A life of rebellion can pull children into a web of regret. Once they are in it, it is hard for them to get out. As parents we need to help them find their way back into the bosom of the family. It should be our aim, regardless of what our children have done to us, to do everything we can to help restore them to fellowship with God and be in harmony with their extended family.
We are called to be peacemakers (1Pt 3:7). Our government sometimes sends out our armed troops to some hot spots in the world to serve as peacekeepers. Jesus didn’t say, “Blessed are the peacekeepers.” He said, “Blessed are the peacemakers.” Peacekeepers are simply people with big guns and more money in their pockets to keep a rebellion from getting out of hand. Peacekeeping doesn’t solve the rebellion; it just keeps it in check.
A peacemaker helps bring rebellion to an end. That’s what we’re called to do with members of our family who have chosen a life of rebellion. Peacemaking isn’t about avoiding conflict or trying to calm down someone’s anger. It is using whatever means that is beneficial to bringing another person to a point of reconciliation and restoration. It might mean working to avoid a conflict or bringing a conflict to an end. I want to suggest a few principles to follow when acting on God’s leading in restoring a rebellious child back to God and the family:
Talk things out with God before you discuss them with the rebellious child. You want to make sure your heart is right before you attempt to get your child’s heart right. God may need to change you first. He most likely has been teaching you things all along. Allow Him to continue to teach you. Talk with Him, but also listen to Him.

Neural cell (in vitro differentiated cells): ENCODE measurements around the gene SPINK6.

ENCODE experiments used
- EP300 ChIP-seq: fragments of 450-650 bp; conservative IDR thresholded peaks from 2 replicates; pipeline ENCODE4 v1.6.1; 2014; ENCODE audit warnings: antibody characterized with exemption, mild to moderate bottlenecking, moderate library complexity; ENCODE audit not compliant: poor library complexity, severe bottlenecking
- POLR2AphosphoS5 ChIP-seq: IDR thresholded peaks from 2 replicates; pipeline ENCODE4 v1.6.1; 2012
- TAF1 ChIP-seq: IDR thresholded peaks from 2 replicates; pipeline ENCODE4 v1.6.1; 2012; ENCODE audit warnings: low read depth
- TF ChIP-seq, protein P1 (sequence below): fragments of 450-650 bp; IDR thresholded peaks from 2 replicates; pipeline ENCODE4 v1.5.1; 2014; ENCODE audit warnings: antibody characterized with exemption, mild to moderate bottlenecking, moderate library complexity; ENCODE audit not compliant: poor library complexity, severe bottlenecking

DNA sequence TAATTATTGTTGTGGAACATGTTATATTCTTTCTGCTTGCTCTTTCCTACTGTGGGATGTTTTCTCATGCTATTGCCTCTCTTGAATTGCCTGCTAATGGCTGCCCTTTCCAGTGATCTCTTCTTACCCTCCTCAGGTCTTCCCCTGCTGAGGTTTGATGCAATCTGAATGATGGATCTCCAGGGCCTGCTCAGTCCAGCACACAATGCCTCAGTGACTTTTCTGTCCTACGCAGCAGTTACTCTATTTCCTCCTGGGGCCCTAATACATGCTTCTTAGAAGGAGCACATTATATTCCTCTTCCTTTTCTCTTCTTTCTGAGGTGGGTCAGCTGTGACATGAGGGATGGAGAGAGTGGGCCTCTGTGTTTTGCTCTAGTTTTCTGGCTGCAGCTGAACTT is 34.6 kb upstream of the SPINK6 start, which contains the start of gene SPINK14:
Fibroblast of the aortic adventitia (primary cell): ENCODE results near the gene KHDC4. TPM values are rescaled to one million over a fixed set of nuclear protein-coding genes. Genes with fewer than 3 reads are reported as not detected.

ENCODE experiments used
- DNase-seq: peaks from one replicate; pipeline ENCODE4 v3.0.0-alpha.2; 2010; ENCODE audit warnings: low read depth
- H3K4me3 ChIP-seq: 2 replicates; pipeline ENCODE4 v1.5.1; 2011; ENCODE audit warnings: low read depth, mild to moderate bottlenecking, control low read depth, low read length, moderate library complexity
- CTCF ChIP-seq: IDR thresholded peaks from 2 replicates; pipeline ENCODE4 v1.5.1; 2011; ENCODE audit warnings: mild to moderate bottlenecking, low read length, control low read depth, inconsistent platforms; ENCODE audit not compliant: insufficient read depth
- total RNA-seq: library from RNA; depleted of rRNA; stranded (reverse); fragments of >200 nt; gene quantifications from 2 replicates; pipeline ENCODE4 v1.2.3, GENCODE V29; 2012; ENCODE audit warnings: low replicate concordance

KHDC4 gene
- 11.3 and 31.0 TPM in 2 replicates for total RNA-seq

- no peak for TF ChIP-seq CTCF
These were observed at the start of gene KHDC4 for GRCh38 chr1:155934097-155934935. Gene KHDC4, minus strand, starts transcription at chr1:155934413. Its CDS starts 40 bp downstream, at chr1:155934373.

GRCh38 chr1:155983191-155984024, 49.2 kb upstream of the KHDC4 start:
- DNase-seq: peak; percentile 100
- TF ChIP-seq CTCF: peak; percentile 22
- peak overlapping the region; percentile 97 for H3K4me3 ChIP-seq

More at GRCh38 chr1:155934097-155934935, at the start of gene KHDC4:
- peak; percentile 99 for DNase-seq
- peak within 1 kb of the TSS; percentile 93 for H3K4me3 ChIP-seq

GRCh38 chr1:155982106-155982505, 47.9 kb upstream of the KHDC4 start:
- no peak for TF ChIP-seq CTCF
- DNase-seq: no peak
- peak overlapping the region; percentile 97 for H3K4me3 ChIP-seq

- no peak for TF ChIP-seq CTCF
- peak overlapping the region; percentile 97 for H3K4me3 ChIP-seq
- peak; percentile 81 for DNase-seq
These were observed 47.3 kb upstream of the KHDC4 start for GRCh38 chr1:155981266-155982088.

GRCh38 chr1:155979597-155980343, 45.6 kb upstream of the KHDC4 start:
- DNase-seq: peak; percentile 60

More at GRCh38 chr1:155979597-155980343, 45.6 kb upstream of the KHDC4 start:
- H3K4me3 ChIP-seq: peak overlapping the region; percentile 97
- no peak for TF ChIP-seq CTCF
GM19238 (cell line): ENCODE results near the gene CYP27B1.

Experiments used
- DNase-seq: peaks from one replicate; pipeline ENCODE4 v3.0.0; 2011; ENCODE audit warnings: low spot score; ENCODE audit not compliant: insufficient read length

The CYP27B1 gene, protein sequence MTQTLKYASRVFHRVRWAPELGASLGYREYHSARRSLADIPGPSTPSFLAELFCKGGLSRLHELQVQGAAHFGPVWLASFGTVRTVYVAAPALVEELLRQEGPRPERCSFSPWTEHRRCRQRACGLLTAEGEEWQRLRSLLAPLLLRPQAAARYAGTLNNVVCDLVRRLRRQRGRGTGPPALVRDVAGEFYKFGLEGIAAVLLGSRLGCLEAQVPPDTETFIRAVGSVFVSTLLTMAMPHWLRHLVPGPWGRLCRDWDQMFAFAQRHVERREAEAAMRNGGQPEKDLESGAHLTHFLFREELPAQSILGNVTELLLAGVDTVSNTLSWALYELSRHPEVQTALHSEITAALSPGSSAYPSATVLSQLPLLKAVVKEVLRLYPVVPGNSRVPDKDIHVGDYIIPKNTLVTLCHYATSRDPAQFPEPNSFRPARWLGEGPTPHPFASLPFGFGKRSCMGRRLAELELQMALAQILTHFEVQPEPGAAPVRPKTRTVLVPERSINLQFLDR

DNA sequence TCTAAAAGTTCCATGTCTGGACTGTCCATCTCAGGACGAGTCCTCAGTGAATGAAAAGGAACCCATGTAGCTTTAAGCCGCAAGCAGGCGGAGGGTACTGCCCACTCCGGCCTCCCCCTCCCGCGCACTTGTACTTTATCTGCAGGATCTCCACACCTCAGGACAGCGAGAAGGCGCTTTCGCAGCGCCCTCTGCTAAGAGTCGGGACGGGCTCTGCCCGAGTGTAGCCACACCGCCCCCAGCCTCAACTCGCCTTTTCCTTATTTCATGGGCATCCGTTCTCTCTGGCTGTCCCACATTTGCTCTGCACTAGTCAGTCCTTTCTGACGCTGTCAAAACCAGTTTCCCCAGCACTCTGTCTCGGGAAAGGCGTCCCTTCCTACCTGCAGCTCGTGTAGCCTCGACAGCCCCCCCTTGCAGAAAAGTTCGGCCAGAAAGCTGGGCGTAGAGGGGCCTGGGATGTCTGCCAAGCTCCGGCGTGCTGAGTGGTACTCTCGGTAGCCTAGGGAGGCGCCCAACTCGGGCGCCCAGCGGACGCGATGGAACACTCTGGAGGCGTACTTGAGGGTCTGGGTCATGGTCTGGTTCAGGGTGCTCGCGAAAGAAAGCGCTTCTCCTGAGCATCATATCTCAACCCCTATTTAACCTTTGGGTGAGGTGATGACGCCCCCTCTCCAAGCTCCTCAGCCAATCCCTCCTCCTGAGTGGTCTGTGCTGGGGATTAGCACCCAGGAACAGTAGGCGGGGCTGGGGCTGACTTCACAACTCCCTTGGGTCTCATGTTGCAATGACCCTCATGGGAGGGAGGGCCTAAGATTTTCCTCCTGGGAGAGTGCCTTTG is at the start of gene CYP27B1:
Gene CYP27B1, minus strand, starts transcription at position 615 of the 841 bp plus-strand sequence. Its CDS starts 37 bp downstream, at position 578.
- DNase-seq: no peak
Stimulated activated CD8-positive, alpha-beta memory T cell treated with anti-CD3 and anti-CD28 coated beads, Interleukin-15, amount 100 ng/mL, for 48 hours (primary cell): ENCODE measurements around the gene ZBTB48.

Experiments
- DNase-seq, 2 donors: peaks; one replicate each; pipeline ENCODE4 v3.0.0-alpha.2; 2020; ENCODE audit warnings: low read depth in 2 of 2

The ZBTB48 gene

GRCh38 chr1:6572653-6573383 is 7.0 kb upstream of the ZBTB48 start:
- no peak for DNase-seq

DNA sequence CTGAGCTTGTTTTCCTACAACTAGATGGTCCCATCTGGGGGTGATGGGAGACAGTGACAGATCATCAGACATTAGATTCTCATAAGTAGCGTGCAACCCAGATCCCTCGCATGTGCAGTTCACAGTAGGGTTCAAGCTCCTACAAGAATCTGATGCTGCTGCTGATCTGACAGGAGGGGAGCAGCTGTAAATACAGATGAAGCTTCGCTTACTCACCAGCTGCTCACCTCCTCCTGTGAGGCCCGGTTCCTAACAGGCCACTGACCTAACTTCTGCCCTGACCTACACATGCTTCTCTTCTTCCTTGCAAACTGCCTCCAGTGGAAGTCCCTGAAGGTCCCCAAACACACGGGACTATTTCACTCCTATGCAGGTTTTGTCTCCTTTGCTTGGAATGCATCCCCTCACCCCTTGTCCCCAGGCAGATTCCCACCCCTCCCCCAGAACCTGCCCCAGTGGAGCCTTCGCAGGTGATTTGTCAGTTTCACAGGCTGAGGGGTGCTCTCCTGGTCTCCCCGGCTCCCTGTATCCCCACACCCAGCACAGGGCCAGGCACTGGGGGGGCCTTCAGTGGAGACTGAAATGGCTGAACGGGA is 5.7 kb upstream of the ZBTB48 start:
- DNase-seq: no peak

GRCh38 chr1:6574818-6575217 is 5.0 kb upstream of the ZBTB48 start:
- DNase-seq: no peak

Don’t be afraid to voice your own despair and frustration to God. You may have a good deal of anger of your own to ventilate with Him. Speak what is on your heart respectfully to Him. But speak it!
God speaks very clearly to us through His Word. Put the Scriptures before you and meditate on them. Ask God to reveal to you the unmet needs in your son or daughter that might have stirred him or her to anger. God may wait days, weeks, or months before He gives you the calm assurance that you are ready to make your approach. Wait for His peace. In the meantime, God may not only be changing your heart; He may also be changing your son’s or daughter’s heart, too.